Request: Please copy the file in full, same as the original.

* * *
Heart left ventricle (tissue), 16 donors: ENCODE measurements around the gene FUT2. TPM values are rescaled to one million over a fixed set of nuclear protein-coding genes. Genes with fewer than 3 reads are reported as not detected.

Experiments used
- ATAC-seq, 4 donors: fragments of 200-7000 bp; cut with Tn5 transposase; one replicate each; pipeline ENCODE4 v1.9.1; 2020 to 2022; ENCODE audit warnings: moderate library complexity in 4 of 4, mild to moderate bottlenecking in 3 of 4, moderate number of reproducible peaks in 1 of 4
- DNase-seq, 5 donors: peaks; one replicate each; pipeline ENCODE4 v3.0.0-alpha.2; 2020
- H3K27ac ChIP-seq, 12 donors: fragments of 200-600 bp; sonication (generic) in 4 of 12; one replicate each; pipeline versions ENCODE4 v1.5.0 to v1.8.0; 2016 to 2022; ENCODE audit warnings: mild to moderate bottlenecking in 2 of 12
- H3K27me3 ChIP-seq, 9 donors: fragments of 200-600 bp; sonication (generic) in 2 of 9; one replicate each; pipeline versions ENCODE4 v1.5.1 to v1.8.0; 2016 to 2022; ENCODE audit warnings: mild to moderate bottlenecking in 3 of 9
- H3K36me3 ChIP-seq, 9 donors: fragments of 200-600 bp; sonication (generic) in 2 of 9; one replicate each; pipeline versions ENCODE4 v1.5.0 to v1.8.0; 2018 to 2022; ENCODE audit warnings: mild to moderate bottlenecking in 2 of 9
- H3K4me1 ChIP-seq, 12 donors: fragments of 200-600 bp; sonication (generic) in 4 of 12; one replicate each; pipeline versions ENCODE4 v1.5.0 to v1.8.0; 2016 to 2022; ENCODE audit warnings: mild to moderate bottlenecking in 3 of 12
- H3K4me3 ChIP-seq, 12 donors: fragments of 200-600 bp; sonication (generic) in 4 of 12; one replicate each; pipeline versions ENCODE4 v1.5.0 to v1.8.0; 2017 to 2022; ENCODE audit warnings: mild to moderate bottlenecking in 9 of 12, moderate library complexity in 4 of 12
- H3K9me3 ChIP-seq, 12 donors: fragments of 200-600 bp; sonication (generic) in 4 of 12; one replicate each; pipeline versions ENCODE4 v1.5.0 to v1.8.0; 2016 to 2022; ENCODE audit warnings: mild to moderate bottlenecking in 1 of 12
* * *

Heart left ventricle (tissue), 16 donors: ENCODE measurements around the gene FUT2. TPM values are rescaled to one million over a fixed set of nuclear protein-coding genes. Genes with fewer than 3 reads are reported as not detected.

Experiments used
- ATAC-seq, 4 donors: fragments of 200-7000 bp; cut with Tn5 transposase; one replicate each; pipeline ENCODE4 v1.9.1; 2020 to 2022; ENCODE audit warnings: moderate library complexity in 4 of 4, mild to moderate bottlenecking in 3 of 4, moderate number of reproducible peaks in 1 of 4
- DNase-seq, 5 donors: peaks; one replicate each; pipeline ENCODE4 v3.0.0-alpha.2; 2020
- H3K27ac ChIP-seq, 12 donors: fragments of 200-600 bp; sonication (generic) in 4 of 12; one replicate each; pipeline versions ENCODE4 v1.5.0 to v1.8.0; 2016 to 2022; ENCODE audit warnings: mild to moderate bottlenecking in 2 of 12
- H3K27me3 ChIP-seq, 9 donors: fragments of 200-600 bp; sonication (generic) in 2 of 9; one replicate each; pipeline versions ENCODE4 v1.5.1 to v1.8.0; 2016 to 2022; ENCODE audit warnings: mild to moderate bottlenecking in 3 of 9
- H3K36me3 ChIP-seq, 9 donors: fragments of 200-600 bp; sonication (generic) in 2 of 9; one replicate each; pipeline versions ENCODE4 v1.5.0 to v1.8.0; 2018 to 2022; ENCODE audit warnings: mild to moderate bottlenecking in 2 of 9
- H3K4me1 ChIP-seq, 12 donors: fragments of 200-600 bp; sonication (generic) in 4 of 12; one replicate each; pipeline versions ENCODE4 v1.5.0 to v1.8.0; 2016 to 2022; ENCODE audit warnings: mild to moderate bottlenecking in 3 of 12
- H3K4me3 ChIP-seq, 12 donors: fragments of 200-600 bp; sonication (generic) in 4 of 12; one replicate each; pipeline versions ENCODE4 v1.5.0 to v1.8.0; 2017 to 2022; ENCODE audit warnings: mild to moderate bottlenecking in 9 of 12, moderate library complexity in 4 of 12
- H3K9me3 ChIP-seq, 12 donors: fragments of 200-600 bp; sonication (generic) in 4 of 12; one replicate each; pipeline versions ENCODE4 v1.5.0 to v1.8.0; 2016 to 2022; ENCODE audit warnings: mild to moderate bottlenecking in 1 of 12